To read the State ex rel. Seabolt case, click here.

In State ex rel. Sales, the Ohio Public Employees Retirement System (“OPERS”) considered an entirely separate question of law but applied the same standard as in State ex rel. Seabolt. Specifically, the OPERS considered whether a psychiatrist who was contracted to provide psychiatric services to inmates at a public prison was an independent contractor. OPERS ultimately decided the psychiatrist was an independent contractor. While the psychiatrist presented some evidence that an employer-employee relationship existed, the Supreme Court again deferred to the OPERS decision and held that the “‘some evidence’ standard we employ recognizes that ‘[t]he determination of disputed facts and the weighing of evidence are exclusively within the jurisdiction and authority of the’ relevant agency.” Sales at ¶ 21.

To read the State ex rel. Sales case, click here.

Authors: Matthew John Markling, Patrick Vrobel, and John T. Sulik, Jr.

Note: This blog entry does not constitute – nor does it contain – legal advice. Legal jurisprudence is like the always changing Midwestern weather. As a result, this single blog entry cannot substitute for consultation with a McGown & Markling attorney. If legal advice is needed with respect to a specific factual situation, please feel free to contact a McGown & Markling attorney.

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In the case of Cincinnati Enquirer v. Cincinnati, 2019-Ohio-1613, the Ohio Court of Claims adopted a special master’s recommendation finding that electronic “storage in a personal, privately-paid cell phone did not automatically exclude a text message” from the definition of a public record. Cincinnati Enquirer at ¶ 3.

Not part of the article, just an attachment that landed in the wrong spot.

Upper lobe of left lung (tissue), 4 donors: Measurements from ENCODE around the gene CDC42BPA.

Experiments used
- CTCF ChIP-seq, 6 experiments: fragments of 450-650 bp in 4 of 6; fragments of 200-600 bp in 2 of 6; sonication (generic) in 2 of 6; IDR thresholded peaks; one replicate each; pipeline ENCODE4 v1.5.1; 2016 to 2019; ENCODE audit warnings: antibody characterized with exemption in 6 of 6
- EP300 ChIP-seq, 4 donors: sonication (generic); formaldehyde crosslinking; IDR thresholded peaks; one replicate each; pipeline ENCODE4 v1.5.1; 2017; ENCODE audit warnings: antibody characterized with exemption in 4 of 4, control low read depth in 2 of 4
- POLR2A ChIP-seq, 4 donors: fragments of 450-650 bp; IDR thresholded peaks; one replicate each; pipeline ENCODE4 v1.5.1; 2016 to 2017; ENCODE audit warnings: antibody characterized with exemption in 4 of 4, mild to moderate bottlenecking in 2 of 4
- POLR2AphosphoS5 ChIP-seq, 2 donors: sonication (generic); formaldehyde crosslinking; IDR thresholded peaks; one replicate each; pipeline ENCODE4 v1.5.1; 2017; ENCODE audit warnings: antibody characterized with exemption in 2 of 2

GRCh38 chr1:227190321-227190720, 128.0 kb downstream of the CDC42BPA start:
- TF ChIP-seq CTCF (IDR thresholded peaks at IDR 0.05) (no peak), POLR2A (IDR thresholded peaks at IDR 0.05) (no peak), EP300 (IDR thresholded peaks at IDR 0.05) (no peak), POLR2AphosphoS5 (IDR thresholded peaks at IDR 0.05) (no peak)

In this case, an individual made a public records request seeking text messages between five city council members over a four-month period. The city denied the request arguing that the text messages “are not records of the City and are not kept by the City.” Cincinnati Enquirer at ¶ 2.

Although ultimately finding the public records request to be overly broad, the special master found that text messages on personal, privately-paid cell phones are not automatically disqualified as public records as long as the content of the text messages otherwise satisfy the definition of public records under R.C. 149.43.

To read court of claim’s adoption, click here.

Authors: Matthew John Markling, Patrick Vrobel, and John T. Sulik, Jr.

Note: This blog entry does not constitute – nor does it contain – legal advice. Legal jurisprudence is like the always changing Midwestern weather. As a result, this single blog entry cannot substitute for consultation with a McGown & Markling attorney. If legal advice is needed with respect to a specific factual situation, please feel free to contact a McGown & Markling attorney.